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Don't Get Me Started - Senioritis

    General discussion

  • The Baby Boomer generation is aging, but high technology isn't doing good job of aging with them, says David Platt in this month's Don't Get Me Started column. How can consumer devices and services like smartphones and TV remote controls better serve the challenges of this growing population?

    Read this article in the December 2018 issue of MSDN Magazine

    Monday, December 3, 2018 7:54 PM
    Owner

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  • I happened to see this article in MSDN Magazine, and certainly understand your attempt to "help" seniors. However, you are simply adding to the prejudice's against seniors. I, as a senior, may be in a very small minority of seniors, but I am sensitive to the generalizing term "senior". You titled the article "Senioritis" as if it's a funny disease; if not an attempt at humor, I hope you're not agreeing with the common misconception that all people over a certain age has "senioritis".

    You touched a nerve with me because the world thinks "senioritis" starts at 55, but you can start "senioritis" early at 50 thanks to an AARP subscription. :)

    I started as a software engineer late in my career, born in 1955, graduated in 1986 from the University of Wisconsin - Milwaukee (hey, same school as another soon-to-have senioritis person - Satya Nadella!). I love technology, it's a wonderful time we live in. I help my sons through their majors in computer science at a nearby University. I helped lead a Windows Phone application get developed through Windows 10 - and today develop Android and ios applications. I did look at Xamarin, but believe Flutter will win that space too.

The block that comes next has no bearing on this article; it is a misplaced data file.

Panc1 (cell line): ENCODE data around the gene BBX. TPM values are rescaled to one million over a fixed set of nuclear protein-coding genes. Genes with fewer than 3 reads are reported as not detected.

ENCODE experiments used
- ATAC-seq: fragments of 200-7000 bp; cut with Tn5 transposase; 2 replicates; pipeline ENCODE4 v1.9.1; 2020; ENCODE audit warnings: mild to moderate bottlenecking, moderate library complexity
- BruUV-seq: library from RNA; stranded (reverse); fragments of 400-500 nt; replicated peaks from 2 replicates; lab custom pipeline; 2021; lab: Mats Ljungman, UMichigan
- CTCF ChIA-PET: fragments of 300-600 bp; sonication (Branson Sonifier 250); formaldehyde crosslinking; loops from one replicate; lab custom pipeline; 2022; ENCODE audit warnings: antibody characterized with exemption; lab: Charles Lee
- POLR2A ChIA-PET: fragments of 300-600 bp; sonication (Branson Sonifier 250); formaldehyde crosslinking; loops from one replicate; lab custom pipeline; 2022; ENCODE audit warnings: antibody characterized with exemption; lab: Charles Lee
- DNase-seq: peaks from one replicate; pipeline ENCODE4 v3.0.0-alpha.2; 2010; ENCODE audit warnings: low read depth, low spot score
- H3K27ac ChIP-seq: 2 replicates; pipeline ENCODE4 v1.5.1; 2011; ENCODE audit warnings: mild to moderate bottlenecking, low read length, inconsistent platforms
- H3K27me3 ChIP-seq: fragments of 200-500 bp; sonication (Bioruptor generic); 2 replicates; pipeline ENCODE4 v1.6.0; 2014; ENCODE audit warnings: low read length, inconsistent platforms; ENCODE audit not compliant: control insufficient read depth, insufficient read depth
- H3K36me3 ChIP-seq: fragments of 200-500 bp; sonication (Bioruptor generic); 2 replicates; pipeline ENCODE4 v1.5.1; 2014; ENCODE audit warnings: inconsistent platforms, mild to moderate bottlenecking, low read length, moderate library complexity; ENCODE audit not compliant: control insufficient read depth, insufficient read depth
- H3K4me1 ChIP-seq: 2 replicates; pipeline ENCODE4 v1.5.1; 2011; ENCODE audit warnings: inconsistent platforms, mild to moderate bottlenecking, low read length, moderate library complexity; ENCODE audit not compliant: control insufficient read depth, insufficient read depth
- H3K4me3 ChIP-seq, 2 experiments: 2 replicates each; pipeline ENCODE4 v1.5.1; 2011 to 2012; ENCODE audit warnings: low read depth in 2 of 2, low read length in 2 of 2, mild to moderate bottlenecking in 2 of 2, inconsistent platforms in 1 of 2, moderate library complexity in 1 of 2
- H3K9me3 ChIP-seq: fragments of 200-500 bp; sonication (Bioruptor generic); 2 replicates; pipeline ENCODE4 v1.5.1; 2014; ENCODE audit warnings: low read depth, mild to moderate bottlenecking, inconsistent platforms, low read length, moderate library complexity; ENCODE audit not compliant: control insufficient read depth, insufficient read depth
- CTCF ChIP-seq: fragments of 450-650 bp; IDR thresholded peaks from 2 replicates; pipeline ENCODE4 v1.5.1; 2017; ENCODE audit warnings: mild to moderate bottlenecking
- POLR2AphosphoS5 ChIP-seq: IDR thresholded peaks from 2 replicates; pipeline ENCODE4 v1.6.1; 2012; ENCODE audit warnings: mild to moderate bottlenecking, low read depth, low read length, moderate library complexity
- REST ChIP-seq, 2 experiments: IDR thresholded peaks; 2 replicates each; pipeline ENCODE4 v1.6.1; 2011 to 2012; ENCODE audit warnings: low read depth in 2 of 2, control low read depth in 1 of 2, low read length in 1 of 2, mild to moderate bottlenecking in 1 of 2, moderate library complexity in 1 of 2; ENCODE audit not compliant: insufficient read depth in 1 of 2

Seriously, there are people denied work simply because of their age. Forget what the Gov. says about it being illegal it happens ALL THE TIME. Why didn't you write about that?! Perhaps you took the "safer" course? When I was 30 people thought I was too old!

    So what your article really achieves is to tell the rest of the world that it's not discrimination, because "they" have senioritis. Perhaps you should think before you write.

    Sunday, December 16, 2018 3:26 PM
  • It's awesome that you've seen (and helped with) the transition from pre-internet to the mobile age. However, you're the exception that proves the rule.

    It has been my experience that people over 60 years old have lived their own lives, heard about computers in the news as they gained a foothold, maybe used excel spreadsheets and simple software in their lines of work. One day they want to try that "new tech" everyone is talking about.

    They get frustrated quickly when they realize the new web pages and devices work nothing like they did 20-30 years ago. Clearly labelled forms have been turned into "wizards," supposedly simple functionality is hidden behind icons hardly large enough to touch (especially if your hands shake like my parents). Wonder turns to embarrassment as the kids try to show you how easy it is.

    The article writer is merely trying to point out that these old people have lots of money, they are willing to pay for services that cater to them, and not many people seem to be taking advantage of this. In a way, I think he's trying to break down the wall you're talking about. Technology today seems to discriminate against the elderly. Imagine a young techie's reaction if someone tells him that old people don't like his software!


    • Edited by bucolucas Friday, December 21, 2018 9:37 PM
    Friday, December 21, 2018 9:36 PM